Date published: Rated 5 out of 5 by Robert from Raw and necessary reading 'Never again' is a useless catch phrase, a man-made concoction to satisfy those in power within the First World.
In what should be compulsory reading for all history students, you will finish the book wanting to strangle the UN, Boutros-Ghali, Annan, the US and France, all who gutted several resolutions that would have stopped the killing of , Rwandans in days far sooner.
Despite having visited the Milles Collines and the Kigali Genocide Museum, I remain complicit if I do not realise that a lost soul is equal to one standing on its grave.
Date published: Rated 2 out of 5 by Alexis from Disappointing I had been looking forward to reading this book for years, and when I finally got the chance I was quite disappointed.
It seems that a lot of the book focus on military specifics, which is fine for those who want to learn about that, but that isn't what was advertised. And I felt there was a lot of shaming certain officials. Date published: Rated 5 out of 5 by melanie from Eye opening Romeo Dallaire's story of his experiences of the Rwandan genocide are truly eye opening.
It is amazing and devastating to see how the world chose to ignore this horrific act. Readers begin by following his life before he was sent to Rwanda and his journey through the military to seeing the daily struggles he and his team faced trying to get resources to prevent and then stop this genocide.
It is an amazing read. The character inspired by him in my novel was not a major one. I used him as a symbol of the indifference of the UN and of the ignorance of Africa. All in all he was a secondary character, but one I loved to hate. For the novelist, he was an easy and useful character. I was deeply moved by his wish to join, in death, the men and women he had not saved - our mutual friends who had died. I frantically crossed out several paragraphs of my novel.
I was caught up by his tragic humanity and I felt guilty for criticising a man who sought oblivion in death for his own failure. This man had paid too dear a price. In my novel I depicted a man who was cautious to the point of powerlessness, a soldier obedient to the point of being someone who merely carried out orders, a bureaucrat anxious for the support of his superiors.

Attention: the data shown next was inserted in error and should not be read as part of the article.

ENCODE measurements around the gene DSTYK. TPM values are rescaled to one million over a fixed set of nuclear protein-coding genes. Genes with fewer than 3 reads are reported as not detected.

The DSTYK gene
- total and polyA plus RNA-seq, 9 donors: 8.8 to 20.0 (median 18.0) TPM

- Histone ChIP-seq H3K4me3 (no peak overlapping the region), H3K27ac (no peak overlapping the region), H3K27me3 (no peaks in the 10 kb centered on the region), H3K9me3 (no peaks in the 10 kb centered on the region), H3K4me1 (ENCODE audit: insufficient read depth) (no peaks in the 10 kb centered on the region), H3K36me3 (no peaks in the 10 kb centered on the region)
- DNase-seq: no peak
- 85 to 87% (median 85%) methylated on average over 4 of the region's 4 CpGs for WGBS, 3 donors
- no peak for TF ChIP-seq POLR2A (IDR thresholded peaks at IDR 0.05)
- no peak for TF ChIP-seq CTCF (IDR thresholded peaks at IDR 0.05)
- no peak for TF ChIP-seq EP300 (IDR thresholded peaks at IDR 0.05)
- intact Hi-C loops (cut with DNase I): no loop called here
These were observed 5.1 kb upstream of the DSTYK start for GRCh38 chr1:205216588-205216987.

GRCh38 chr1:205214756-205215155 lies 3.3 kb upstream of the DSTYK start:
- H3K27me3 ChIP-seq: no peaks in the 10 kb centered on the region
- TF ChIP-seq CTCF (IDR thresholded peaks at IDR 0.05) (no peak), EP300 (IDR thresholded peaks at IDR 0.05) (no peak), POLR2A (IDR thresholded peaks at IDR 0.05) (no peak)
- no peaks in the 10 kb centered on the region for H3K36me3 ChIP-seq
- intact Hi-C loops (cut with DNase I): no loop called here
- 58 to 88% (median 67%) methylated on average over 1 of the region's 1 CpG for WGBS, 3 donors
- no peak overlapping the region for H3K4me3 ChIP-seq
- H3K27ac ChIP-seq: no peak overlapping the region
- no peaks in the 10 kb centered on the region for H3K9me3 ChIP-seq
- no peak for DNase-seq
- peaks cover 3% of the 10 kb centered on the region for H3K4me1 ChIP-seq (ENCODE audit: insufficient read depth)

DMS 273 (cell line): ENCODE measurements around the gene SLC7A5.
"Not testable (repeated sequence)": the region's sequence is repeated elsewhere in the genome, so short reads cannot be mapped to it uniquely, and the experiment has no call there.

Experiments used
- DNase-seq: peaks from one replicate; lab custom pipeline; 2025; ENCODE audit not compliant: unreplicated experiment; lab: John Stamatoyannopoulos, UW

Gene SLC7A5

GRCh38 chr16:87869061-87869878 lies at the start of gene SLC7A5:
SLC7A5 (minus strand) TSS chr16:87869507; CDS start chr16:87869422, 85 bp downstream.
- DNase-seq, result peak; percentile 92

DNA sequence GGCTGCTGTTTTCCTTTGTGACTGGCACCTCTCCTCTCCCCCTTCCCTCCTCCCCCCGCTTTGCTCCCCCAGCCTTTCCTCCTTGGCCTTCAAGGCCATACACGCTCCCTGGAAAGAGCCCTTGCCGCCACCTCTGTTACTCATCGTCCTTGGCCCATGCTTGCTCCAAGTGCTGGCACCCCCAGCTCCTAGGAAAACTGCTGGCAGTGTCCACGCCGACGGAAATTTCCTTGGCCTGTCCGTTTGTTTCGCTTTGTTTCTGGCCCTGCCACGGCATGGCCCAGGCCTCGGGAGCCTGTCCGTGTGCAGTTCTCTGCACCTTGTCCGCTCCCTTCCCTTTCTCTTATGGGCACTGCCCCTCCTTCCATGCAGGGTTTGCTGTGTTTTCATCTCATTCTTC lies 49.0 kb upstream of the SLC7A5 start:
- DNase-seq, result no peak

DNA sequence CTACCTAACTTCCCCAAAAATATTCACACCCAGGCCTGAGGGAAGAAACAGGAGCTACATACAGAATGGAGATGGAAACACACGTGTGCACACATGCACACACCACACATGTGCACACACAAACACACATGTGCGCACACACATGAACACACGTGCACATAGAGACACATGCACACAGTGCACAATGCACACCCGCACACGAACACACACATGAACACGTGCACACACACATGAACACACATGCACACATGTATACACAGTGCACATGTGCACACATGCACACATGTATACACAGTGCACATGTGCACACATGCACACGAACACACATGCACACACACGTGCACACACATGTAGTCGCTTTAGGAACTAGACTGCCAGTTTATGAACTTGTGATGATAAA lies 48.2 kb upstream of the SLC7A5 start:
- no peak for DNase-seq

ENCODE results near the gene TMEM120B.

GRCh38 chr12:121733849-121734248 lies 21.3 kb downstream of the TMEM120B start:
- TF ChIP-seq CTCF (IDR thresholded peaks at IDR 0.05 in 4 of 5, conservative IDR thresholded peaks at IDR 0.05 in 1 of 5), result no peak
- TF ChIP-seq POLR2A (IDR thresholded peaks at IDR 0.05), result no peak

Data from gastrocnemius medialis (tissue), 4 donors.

How could such a character be credible in fiction if in reality he had been transformed into a tragic human being? In Shake Hands with the Devil, Romeo Dallaire answers all my questions as a novelist and as a journalist. The novelist tells himself that he should not have censored himself and the journalist wonders how it was that this man had been elevated to the status of a hero when he was a victim - of his own ignorance, of the UN, of the great powers and of history.
It's not I who say so, it is what the general himself writes.
He admired his father who had fought in the second world war; as a boy he led his lead soldiers in great manoeuvres on the carpet and dreamt of commanding troops in battle. An ordinary pupil, an average soldier, a model officer, an absent father obsessed by the army which was his religion, he rose through the ranks. He never fought a war but he taught war.
Shake Hands with the Devil: The Failure of Humanity in Rwanda
He married the woman he had known for seven years. So we have here a cautious man who thinks a great deal before he makes a decision. One of life's good bureaucrats.
His military career followed its course without mishap.You cannot read a book on this period without having your stomach turn. First, reading page after page of the unimaginable evil that people committed, and two, reading page after page about those that stayed on the sidelines and watched it happen.
Shake Hands with the Devil Lt. From the young boys I met in the demobilization camps in Sierra Leone to the suicide bombers of Palestine and Chechnya, to the young terrorists who fly planes into the World Trade Center and the Pentagon, we can no longer afford to ignore them.
As Dallaire quotes the American officer, it would take Rwandan deaths to justify the death of an American soldier, whereas in Iraq, it takes only the US's desire for cheap gas for their SUVs to justify the death of American soldiers. Set up a giveaway. Customers who bought this item also bought. To see what your friends thought of this book, please sign up. Then you can start reading Kindle books on your smartphone, tablet, or computer - no Kindle device required.